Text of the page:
The hotel became internationally famous when it welcomed the surviving members of the Titanic’s crew for the first Titanic memorial service, held in the chapel on April 19, 1912, five days after the mighty ship was lost. The R.M.S. Carpathia had rescued passengers along with the 202 surviving crew members and had arrived at the White Star docks at Pier 54 at W. 13th St. during a torrential storm of thunder, lightning and fierce winds. The crew were then sequestered on the Red Star Liner Lapland and ordered to speak to no one about the Titanic. Eventually, they were shipped back to England as “D.B.S.,” “Destitute British Seamen,” entitling them to transport but not to their wages once their ship had sunk. The A.S.F.S. provided clothes, money, counseling and relief before their return trip. After the prayer service, at which they sang “Rock of Ages” and “Nearer My God to Thee,” the men were given coffee, sandwiches and cake.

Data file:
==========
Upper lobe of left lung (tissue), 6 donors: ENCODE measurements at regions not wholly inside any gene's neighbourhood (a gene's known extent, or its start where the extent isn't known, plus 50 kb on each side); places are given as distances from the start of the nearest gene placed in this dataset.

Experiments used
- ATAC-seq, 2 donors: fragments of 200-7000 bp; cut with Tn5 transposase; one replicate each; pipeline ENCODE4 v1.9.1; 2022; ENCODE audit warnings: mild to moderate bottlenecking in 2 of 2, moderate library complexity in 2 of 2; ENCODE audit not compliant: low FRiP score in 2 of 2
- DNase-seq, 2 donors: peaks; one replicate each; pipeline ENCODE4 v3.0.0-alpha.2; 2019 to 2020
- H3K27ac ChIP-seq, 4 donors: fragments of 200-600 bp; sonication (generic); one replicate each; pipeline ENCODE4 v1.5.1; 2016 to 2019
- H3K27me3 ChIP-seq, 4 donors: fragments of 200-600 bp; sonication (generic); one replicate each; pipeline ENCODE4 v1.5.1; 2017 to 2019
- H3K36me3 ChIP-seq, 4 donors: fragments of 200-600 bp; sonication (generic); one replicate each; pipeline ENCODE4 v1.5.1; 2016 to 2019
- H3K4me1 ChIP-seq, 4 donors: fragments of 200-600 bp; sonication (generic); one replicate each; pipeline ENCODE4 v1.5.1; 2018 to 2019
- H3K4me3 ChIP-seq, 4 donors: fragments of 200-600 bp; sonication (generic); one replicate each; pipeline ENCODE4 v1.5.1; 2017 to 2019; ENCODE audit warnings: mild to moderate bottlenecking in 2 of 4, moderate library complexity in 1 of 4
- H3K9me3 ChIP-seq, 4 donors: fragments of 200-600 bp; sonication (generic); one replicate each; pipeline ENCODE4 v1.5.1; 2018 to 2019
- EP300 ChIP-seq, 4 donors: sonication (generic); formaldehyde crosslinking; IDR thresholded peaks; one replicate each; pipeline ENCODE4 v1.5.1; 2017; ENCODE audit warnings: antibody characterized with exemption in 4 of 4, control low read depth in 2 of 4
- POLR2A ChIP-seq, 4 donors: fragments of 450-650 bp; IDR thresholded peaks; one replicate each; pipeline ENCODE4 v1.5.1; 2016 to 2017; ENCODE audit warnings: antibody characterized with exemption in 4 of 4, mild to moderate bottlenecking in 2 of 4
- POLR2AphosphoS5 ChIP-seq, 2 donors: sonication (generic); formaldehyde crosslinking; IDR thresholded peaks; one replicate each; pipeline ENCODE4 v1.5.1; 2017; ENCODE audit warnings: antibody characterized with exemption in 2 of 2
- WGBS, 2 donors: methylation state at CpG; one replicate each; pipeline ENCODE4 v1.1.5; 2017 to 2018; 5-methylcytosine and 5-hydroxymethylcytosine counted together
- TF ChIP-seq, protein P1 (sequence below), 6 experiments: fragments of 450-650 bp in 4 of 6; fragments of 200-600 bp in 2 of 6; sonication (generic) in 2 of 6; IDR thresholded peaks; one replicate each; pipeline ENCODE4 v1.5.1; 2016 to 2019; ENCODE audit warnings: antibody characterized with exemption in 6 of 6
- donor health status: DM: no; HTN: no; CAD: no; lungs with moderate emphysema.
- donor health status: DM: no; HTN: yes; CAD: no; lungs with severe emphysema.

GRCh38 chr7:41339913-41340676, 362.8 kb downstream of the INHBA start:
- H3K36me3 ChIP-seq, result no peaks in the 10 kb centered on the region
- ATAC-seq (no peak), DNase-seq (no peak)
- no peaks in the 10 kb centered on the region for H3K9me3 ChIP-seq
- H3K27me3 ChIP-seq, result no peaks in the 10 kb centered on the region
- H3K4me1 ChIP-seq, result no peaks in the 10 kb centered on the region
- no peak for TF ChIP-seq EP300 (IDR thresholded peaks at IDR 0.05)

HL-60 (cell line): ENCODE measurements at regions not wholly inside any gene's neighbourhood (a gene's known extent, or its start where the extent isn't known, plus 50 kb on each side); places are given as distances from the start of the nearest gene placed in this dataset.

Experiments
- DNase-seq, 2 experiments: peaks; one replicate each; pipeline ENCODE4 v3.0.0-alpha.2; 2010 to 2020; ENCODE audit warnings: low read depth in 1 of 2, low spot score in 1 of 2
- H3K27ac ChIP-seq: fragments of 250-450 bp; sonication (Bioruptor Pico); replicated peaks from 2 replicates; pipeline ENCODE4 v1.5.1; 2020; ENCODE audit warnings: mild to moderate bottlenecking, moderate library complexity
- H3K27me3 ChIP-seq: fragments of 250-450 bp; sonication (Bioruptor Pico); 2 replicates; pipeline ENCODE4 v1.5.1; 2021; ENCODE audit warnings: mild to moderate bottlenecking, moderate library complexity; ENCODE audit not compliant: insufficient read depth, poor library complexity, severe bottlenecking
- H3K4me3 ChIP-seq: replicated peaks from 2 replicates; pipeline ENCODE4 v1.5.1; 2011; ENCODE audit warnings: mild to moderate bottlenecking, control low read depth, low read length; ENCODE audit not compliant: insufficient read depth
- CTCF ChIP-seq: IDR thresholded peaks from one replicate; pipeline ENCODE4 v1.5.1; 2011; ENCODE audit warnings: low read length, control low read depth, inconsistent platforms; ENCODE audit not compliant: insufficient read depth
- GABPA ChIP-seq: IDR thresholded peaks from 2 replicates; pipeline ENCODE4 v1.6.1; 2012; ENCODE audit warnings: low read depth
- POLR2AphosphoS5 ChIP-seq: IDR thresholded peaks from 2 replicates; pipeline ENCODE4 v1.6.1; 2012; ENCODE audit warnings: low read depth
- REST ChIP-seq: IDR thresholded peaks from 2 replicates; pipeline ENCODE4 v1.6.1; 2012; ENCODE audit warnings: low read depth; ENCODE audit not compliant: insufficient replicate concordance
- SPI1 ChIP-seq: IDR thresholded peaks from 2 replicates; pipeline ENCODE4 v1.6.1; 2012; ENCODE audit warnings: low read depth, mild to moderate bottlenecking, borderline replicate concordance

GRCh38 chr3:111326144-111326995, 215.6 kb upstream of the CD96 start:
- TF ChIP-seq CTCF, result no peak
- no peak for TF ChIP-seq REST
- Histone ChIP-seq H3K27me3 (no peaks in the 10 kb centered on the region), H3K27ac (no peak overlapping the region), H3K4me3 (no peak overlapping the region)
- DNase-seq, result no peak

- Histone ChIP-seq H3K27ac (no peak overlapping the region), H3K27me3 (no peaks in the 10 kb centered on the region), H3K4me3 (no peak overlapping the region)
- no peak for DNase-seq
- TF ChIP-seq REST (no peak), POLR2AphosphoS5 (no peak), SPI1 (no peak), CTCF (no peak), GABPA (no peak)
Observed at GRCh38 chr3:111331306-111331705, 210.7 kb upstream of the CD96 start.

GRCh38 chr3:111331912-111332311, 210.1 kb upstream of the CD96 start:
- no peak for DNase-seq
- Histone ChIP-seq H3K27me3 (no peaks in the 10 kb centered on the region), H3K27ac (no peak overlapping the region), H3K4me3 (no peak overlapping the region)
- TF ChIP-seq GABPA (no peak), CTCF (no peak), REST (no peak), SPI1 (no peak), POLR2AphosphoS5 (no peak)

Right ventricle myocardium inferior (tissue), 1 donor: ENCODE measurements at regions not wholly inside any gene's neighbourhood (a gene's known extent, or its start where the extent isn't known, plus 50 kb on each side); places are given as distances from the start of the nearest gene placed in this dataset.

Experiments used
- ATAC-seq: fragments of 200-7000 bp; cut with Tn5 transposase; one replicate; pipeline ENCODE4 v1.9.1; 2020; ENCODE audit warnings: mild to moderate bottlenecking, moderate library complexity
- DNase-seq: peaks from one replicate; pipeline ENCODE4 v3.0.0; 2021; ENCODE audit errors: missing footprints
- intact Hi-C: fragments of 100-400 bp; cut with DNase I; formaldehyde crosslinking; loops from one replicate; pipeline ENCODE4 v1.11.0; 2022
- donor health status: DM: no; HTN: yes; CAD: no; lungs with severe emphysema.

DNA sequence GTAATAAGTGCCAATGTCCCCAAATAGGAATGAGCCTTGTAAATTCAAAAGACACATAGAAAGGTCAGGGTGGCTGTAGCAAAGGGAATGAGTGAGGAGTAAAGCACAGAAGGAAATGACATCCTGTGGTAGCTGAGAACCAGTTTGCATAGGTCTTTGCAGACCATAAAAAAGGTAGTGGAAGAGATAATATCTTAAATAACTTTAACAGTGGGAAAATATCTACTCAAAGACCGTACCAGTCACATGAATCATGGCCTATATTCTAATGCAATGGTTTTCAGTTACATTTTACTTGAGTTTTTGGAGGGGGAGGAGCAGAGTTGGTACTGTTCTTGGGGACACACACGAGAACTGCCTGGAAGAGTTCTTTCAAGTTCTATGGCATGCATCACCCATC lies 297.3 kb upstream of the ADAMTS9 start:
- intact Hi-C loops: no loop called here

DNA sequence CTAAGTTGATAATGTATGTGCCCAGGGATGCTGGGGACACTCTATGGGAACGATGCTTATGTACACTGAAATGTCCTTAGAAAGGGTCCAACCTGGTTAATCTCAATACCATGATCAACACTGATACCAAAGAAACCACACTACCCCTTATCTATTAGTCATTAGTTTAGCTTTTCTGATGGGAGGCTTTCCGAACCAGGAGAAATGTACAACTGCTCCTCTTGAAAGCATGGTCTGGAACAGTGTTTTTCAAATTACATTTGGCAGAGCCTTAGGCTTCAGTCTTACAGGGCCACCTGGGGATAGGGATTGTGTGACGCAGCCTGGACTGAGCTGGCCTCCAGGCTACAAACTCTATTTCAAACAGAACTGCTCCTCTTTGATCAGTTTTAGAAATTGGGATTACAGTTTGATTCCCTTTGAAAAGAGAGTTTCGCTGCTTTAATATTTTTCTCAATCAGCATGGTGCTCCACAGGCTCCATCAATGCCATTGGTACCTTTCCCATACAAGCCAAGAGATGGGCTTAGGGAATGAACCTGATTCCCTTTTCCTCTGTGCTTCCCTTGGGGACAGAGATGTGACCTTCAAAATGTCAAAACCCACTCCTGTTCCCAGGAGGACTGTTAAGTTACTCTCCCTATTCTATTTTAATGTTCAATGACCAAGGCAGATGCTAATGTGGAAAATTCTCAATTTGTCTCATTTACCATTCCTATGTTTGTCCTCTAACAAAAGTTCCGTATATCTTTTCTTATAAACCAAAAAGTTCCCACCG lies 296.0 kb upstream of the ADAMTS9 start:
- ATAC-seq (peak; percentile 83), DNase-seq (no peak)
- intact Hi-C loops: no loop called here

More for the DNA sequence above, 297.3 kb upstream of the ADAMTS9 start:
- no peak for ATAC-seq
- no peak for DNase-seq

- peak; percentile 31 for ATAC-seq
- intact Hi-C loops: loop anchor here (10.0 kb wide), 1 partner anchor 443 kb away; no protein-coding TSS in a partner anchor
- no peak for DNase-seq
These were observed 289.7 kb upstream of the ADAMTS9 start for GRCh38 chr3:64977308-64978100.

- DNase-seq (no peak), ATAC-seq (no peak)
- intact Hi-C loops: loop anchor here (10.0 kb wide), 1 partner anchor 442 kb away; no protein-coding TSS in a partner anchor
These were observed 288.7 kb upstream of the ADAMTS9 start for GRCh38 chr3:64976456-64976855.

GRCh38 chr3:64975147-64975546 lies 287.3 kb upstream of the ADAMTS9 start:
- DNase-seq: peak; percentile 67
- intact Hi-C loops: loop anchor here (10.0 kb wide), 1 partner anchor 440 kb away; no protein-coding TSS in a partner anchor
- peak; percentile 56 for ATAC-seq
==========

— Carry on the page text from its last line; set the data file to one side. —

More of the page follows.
By 1930, the building had become too small and a larger one was constructed at 550 W. 20th St. During the Depression and World War II, what became known as the Jane St. “annex” provided free beds and meals to impoverished seamen. In 1944, the YMCA took over the building and removed the watchtower, officially signaling the end of its link to the sea. Two years later, the Jane-West Corporation took charge, renaming the hotel the Jane-West, and housing down-and-out male transients. Mornings they would wend their way up Jane to Manley’s in the days when the shop sold cheap screw-top swill by the pint. By the ’60s and ’70s, when drugs became an epidemic, the hotel was a magnet for dealers and junkies, who would lurk outside.